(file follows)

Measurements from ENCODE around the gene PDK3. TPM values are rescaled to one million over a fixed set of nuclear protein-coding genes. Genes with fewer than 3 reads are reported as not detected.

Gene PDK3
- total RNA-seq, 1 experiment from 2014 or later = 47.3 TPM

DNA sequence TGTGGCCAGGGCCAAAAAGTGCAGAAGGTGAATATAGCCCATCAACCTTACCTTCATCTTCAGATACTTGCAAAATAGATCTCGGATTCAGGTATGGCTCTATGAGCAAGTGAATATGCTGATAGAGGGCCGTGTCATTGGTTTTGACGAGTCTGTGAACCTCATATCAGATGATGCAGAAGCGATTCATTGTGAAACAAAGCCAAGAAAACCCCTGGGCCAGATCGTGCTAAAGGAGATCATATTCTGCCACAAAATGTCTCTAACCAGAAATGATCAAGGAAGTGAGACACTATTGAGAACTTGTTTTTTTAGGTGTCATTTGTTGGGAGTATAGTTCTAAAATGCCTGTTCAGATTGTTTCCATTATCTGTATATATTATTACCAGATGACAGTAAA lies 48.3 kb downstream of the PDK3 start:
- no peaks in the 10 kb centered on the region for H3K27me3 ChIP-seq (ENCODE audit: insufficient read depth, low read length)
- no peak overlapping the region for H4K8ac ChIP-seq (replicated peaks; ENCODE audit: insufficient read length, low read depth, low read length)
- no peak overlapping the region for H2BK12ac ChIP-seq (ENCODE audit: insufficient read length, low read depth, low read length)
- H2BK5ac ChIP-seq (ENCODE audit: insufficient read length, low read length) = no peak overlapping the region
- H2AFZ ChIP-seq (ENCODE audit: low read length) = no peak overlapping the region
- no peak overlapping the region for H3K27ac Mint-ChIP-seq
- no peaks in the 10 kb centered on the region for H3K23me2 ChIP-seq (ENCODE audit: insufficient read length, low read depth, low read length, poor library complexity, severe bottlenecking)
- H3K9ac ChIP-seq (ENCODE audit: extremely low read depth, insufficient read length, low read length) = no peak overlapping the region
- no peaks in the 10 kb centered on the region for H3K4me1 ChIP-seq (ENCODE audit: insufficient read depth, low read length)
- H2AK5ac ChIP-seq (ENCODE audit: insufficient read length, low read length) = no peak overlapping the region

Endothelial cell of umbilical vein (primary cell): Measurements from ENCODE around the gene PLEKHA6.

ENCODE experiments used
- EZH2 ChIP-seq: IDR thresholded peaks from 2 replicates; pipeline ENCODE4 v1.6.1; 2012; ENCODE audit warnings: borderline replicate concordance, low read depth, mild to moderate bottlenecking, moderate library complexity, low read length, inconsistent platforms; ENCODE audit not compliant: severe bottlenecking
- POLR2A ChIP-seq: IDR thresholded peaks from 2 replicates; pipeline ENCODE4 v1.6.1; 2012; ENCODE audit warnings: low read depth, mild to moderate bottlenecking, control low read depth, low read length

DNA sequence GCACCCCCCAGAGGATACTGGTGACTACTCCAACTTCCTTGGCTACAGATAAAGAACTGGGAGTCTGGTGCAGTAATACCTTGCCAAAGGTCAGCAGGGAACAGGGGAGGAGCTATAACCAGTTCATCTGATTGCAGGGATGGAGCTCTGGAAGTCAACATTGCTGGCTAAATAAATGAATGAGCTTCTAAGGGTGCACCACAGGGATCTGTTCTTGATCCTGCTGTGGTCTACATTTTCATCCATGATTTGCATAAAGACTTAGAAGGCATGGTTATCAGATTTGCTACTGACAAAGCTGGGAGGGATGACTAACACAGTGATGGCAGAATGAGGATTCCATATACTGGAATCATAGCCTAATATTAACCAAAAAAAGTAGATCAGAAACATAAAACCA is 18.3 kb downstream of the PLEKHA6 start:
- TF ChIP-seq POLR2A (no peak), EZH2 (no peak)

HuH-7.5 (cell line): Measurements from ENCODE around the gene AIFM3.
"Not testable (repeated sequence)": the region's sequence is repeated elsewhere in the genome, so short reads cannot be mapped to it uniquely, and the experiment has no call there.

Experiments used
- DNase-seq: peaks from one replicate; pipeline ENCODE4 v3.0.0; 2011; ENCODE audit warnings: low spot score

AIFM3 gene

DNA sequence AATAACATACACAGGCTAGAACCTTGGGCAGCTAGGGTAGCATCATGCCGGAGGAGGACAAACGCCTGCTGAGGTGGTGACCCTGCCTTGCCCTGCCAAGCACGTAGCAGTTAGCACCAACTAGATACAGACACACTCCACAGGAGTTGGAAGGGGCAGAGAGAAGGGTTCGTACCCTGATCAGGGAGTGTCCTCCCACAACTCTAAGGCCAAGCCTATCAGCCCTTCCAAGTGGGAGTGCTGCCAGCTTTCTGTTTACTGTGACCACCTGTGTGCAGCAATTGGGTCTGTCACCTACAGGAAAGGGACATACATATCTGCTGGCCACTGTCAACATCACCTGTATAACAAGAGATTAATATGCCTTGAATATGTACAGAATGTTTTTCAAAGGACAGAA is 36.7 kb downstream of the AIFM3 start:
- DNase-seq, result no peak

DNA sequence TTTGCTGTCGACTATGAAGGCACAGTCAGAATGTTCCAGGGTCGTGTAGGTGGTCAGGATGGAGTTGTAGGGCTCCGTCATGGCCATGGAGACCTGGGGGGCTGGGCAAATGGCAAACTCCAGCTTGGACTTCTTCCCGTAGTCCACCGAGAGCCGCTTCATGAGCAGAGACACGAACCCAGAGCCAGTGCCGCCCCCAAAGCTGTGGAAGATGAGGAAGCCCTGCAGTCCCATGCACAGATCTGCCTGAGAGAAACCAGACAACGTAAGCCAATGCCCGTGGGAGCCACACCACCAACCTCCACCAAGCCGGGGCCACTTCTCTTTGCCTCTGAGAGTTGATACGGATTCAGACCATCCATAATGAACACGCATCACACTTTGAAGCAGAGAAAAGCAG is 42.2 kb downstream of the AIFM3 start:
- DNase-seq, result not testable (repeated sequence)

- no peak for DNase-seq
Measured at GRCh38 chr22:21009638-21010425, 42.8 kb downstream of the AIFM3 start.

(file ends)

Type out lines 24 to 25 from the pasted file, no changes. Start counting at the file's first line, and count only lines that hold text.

- DNase-seq: peaks from one replicate; pipeline ENCODE4 v3.0.0; 2011; ENCODE audit warnings: low spot score

AIFM3 gene